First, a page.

Dim sum must have been ahead of its time when it began long ago. It’s simultaneously a centuries-old Chinese eating custom and one of the most current food trends.
Dim sum is a family-style way of eating, with a communal vibe, while still managing to be customizable. The dim sum model—passing carts offering selections of dumplings, rolls and more—seems like it was made for millennials, and anyone who likes to gather for food, fun, fellowship and, oh, yes, succulent pork. Pork is the main protein on 39 percent of dim sum menu items at restaurants across the country, according to data from Food Genius.
“Dim sum is the fast food of China, and the tradition goes back far,” says Eric Ernest, executive chef at the University of Southern California (USC). Ernest and the USC foodservice team are taking that tradition and incorporating it at the university in a new Asian concept that will feature several types of dim sum favorites, including dumplings and pot stickers, slated to open next school year. Dim sum’s strong campus appeal is behind the new concept.
“[Dim sum is] customizable and multifaceted,” Ernest says. “There are a lot of different flavors, colors and textures with a unique presentation, plus it’s interactive. It’s also somewhat mobile. Basically, there’s a lot going on.”
In all the excitement of dim sum, pork is the protein that makes a lot of the savory deliciousness happen, and Ernest has plans to make the new concept a nose-to-tail occasion with the addition of soup dumplings to the menu.
“Soup dumplings are my favorite,” he enthuses. “They’re just so amazing. It’s a traditional dumpling and the broth is cooked with pigs’ feet or tendon, and when it gelatinizes, you have a pork soup base and you mix that into the raw filling.”
The result is a self-steaming dumpling that’s “soft and unctuous, with a good portion of the base melting as it’s cooking, steaming in a closed environment so the filling becomes really soft,” he says.
Kids Follow the Dumpling Truck
You won’t find dim sum success only on college campuses. Following the success in the last couple of years of Flik Independent School Dining’s pop-up taco “truck” (not a real truck, but a sturdy façade that “parks” at different Flik K-12 accounts throughout the year), the Half Moon Dumpling truck rolled out last fall.
“The reason I wanted to do dumplings is that dumplings are a high-labor item and more pricey, so we could do it as a special promotion,” says Adam Byrne, corporate executive chef for Flik. “It’s been a home run.”
By the end of the school year, five Half Moon Dumpling trucks had made stops at more than 130 schools on a staggered schedule, with repeat appearances at a few locations.
Students could choose a lunch serving of three pot sticker dumplings, dipping sauce and a side salad to round out the meal. Five varieties of dumplings were available: pork and cabbage, Thai-style chicken lemon grass, chicken with a whole-wheat wrapper, edamame (vegetarian) and kale (vegetarian). The side salad was a Napa cabbage slaw with pickled veggies.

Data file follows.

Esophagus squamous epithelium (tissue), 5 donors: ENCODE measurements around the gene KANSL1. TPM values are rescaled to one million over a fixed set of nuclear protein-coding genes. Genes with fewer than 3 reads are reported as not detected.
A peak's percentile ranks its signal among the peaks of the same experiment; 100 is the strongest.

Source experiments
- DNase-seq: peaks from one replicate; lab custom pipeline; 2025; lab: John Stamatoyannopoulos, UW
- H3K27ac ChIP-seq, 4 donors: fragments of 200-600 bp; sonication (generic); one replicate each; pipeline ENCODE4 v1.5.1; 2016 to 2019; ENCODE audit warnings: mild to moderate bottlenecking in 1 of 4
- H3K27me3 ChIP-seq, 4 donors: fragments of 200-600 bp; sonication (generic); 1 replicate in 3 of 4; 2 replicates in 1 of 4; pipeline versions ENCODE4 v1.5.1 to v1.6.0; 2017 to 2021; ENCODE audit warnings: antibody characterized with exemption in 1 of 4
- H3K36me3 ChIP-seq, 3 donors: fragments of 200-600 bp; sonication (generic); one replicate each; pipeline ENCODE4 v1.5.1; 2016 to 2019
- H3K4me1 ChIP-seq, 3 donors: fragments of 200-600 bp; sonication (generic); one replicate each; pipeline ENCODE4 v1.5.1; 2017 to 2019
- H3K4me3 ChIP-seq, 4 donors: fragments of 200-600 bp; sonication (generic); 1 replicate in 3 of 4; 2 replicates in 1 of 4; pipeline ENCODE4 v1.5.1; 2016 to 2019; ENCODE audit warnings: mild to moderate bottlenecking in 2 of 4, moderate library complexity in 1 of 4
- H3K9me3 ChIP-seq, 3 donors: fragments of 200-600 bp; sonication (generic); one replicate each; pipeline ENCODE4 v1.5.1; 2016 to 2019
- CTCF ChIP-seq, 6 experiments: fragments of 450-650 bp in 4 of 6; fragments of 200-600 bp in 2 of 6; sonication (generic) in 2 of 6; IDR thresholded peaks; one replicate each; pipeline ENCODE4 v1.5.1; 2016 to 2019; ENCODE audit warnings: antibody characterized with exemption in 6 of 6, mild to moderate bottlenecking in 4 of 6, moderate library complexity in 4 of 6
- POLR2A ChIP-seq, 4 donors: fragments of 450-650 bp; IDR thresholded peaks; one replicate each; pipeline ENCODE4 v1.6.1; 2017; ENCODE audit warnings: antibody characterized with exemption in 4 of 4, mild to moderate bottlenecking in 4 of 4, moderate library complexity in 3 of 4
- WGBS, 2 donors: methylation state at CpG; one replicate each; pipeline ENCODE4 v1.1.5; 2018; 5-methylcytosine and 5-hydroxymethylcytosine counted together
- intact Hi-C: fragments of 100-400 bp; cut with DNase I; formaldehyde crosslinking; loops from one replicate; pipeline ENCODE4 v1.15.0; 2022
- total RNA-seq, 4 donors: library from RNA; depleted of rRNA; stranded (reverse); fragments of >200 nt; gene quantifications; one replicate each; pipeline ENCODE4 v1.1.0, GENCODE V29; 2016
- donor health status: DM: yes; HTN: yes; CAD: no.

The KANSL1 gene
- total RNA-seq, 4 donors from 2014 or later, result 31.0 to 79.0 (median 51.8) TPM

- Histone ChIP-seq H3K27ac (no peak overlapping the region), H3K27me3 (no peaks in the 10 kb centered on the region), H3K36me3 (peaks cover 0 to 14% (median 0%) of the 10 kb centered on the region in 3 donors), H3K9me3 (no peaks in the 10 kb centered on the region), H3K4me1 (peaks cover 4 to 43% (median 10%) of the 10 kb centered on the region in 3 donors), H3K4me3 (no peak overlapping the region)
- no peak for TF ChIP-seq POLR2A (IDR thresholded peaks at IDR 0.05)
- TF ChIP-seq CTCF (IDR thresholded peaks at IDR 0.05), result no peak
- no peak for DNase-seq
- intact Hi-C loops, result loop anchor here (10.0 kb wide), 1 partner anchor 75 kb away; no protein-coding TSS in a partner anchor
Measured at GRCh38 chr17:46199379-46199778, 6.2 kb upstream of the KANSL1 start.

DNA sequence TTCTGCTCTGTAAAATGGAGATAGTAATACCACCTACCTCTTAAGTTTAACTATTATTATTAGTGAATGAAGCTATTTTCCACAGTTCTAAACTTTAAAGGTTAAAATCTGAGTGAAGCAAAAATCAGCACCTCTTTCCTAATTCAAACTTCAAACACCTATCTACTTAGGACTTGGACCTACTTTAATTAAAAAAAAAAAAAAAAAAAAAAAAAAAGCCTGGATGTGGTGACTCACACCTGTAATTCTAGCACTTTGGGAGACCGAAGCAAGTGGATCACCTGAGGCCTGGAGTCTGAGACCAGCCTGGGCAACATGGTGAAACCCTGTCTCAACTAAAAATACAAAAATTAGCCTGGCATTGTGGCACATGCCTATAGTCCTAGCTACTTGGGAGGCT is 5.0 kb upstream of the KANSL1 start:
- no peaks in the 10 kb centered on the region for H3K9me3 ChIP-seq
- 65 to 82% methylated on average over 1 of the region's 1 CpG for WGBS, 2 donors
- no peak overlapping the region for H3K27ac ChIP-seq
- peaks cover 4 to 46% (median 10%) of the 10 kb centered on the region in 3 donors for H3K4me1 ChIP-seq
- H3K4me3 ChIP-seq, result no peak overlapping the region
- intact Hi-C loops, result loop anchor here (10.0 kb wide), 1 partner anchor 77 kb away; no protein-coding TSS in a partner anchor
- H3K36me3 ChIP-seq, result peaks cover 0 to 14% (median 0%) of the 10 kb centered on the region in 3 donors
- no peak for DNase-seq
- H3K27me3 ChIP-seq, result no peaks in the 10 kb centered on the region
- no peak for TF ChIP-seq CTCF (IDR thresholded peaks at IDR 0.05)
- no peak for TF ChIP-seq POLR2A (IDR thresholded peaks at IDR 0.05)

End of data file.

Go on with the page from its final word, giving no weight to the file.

Because of volume concerns, making dumplings by hand at most accounts wasn’t practical. “So we partnered with a company that makes the best dumplings I’ve had in this setting, with natural ingredients and authentic flavors,” Byrne says.
The managers guide that Flik provided for all participating schools to help them coordinate the “truck” included the legend of the pot sticker dumpling:
“Legend has it pot stickers were invented by a chef in China’s Imperial Court who accidentally burnt a batch of dumplings after leaving them on the stove for too long. The overcooked dumplings were burnt on the bottom only, and not on top. With no time to prepare a new batch, the chef served the dumplings with the burnt side on top, announcing that they were his own special creation. Fortunately, the court members loved them.”
True or not, that kind of lore is a great story for school chefs and their teams to share with the kids as they serve, Byrne says.
A Very Delicious New Year
Another Chinese legend says that eating dumplings on New Year’s Eve brings good luck and happiness. Since the shape of dumplings is similar to that of ancient Chinese gold or silver ingots, they are also believed to bring wealth.
So when Chinese New Year came around earlier this year, Muhlenberg College dining services, in Allentown, Pa., put on a fun, interactive event: a dumpling workshop.
“We sent a blast email and ended up with 90 students who signed up to learn how to make dumplings,” says Jon Middleton, director of culinary operations with Sodexo. “People from all over campus were interested in this event, and we called it Dumpling Fest.”
In groups of 30, the teams worked together, and 3,000 pork and veggie dumplings were made and devoured, says Middleton, who got experience making dumplings at a previous job in Disney World’s Polynesian Village. He fine-tuned those skills with help from Hannah Wong, second cook, who also instructed at the workshop. Lion’s Head Soup, which features a giant meatball, was another item that was created at Dumpling Fest.
“Dumpling Fest will become an annual event,” Middleton adds. “Dumplings have been an emerging trend for a while, and the interest remains strong. I don’t think it’s peaked yet.”